- 21st Century Architecture
- Blobitecture is which century style Architecture?
- Blobitecture Buildings
- Kunsthouse Graz (2003) – Sir Peter Cook & Colin Fournier
- Sage Gateshead (2004) – Norman Foster & Spencer de Grey
- Metropol Parasol (2005) – Jürgen Mayer H.
- Selfridges (2003) – Jan Kaplický, Amanda Levete
- Xanadu Houses (1979) – Roy Mason
- Bionic Architecture
21st Century Architecture
Blobitecture or Blob architecture (also known as Blobism) are terms for a post-modern architectural style brought about at the turn of the millennia. Perhaps inspired by the advances in digital graphics and 3D shapes, even nature, and natural forms, this is a form of Bionic Architecture.
The Blobism design movement does what it says on the tin. This blobby, curved style of designing looks almost like a living breathing organism. Predominantly seen in large buildings, this is an expensive style that requires custom made materials and skilled craftspeople that can build it. Because of this it is quite rare to see good examples of Blobitecture out in the wild!
Blobitecture is which century style Architecture?
Blobism started around 2002, and is still popular to this day. Predominantly only seen in large buildings, think concert halls, museums, large spaces. One could say it is 21st century architecture at its finest.
I have compiled 5 of my favourite examples of Blobismus and would like to show them to you. These buildings cant help but put a smile on your face (or maybe not) but either way, these striking buildings are certainly a talking point.
Kunsthouse Graz (2003) – Sir Peter Cook & Colin Fournier
This art museum is known by locals as the ‘friendly alien’. An amazing looking building. Completely ‘other’ to anything else around it. It has a blue acrylic outer skin that act as light panels at night, and so lights up the skyline. You can visit this amazing building and art museum in Graz in Austria.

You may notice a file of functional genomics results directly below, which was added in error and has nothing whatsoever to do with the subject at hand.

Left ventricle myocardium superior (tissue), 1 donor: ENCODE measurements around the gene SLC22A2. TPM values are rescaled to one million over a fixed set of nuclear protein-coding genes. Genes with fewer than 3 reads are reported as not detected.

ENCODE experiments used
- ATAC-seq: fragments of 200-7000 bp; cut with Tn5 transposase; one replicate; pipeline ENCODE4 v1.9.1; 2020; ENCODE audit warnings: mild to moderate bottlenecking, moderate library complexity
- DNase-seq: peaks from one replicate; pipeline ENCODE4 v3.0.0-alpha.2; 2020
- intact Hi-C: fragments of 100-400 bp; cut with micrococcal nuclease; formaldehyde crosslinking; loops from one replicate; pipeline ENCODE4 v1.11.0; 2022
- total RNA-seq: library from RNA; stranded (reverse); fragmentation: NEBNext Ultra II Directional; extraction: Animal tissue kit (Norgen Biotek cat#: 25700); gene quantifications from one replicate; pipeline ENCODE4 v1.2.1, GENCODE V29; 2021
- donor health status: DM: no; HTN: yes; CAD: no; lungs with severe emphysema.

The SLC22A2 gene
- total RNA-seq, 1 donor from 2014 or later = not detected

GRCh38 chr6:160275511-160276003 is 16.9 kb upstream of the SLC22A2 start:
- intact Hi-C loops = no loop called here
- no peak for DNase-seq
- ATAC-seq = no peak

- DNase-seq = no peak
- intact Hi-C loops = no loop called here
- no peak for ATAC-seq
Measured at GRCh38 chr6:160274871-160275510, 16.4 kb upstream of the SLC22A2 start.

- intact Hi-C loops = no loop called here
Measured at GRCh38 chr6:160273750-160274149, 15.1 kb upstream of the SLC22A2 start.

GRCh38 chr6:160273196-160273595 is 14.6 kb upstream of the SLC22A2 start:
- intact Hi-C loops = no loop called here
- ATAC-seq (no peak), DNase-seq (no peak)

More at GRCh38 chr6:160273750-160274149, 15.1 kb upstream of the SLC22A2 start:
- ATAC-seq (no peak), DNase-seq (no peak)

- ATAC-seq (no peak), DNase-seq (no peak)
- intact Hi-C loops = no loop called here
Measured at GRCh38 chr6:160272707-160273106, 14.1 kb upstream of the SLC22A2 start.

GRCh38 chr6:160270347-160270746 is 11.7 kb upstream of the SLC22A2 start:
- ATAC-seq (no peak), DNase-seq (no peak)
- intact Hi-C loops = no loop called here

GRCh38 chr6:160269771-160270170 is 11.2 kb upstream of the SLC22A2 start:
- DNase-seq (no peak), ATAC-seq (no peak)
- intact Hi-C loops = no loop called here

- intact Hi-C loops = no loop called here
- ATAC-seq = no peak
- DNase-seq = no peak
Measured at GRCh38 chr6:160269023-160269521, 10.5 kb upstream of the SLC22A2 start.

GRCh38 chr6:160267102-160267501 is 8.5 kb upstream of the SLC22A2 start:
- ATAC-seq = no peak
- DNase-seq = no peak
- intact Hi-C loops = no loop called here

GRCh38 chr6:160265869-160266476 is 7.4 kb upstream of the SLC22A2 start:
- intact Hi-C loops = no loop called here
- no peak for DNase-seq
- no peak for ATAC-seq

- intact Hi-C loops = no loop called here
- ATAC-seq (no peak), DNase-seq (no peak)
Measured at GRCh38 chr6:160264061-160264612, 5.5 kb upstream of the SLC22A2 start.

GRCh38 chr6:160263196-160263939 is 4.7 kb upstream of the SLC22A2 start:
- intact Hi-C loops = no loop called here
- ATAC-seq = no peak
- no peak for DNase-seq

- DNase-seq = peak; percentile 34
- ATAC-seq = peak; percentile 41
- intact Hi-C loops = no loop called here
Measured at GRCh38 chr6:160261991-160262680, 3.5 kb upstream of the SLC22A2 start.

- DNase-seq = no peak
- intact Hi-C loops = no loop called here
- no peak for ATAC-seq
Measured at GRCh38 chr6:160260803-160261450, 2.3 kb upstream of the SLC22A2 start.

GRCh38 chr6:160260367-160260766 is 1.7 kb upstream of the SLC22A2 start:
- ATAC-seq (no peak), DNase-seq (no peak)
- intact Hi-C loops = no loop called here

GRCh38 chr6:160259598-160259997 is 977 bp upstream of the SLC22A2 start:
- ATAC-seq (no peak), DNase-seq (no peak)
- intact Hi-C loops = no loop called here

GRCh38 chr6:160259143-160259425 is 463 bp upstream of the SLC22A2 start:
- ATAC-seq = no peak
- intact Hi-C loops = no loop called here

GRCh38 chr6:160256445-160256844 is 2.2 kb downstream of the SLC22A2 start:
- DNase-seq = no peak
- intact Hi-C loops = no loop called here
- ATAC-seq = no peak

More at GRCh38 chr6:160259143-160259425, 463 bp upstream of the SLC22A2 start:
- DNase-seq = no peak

Sage Gateshead (2004) – Norman Foster & Spencer de Grey
This space was purpose built for acoustics and is a multi venue music space. As well as this it’s impressive shape distinguishes Tyneside’s Gateshead Quays. The building is made of curved glass and aluminium giving a mirrored effect. Great on a sunny day as it reflects the blue sky above it!
Metropol Parasol (2005) – Jürgen Mayer H.
Apparently the ‘largest wooden structure in the world’, this large mushroom like structure was apparently inspired by the catacombs of Seville Cathedral & a native tree to the area. It is also a multi functional space. Within these parasols there is a museum, restaurants, a music venue, market and rooftop terrace which offers panoramic views of the city.
Selfridges (2003) – Jan Kaplický, Amanda Levete
This award winning design looks almost like chain mail. Flowing and metallic, it is a very distinctive building. Now a shopping mall, this is an iconic building in Birmingham City Center (UK). to achieve the outer effect, the building has aluminium disc cladding on the outside of the building.
Xanadu Houses (1979) – Roy Mason
Ok – this isn’t a Blobitecture house, but it could be an example of early inspiration of the style. This crazy looking experimental home looks more like something out of Star Wars than a viable home. Blob Architecture almost certainly pulled some inspiration from this style.
The 70’s were a revolutionary time for architecture, and a lot of time things were hit and miss. This Xanadu house is very visually interesting and has a lot of interesting features but it is perhaps better to learn from and build upon it than copy.
Blobitecture is a branch of bionic architecture, which takes its inspiration from natural forms and nature. Prominent architects of this style are Greg Lynn, Bates Smart and Santiago Calatrava to name but a few.
Bionic architecture concept is to copy nature, and fractal forms to achieve an appealing eye catching product. These styles of building are not often seen, as they require skilled architects and builders, and often a lot of money to fulfil the design specifications.
We hope you found some interesting examples and facts about Blobismus, and let us know if you see any examples out on your travels. We hope this is a style that continues to grow and develop over the years. I will be posting more on different 21st century design styles over the coming weeks, so keep your eyes peeled on my blog for more information!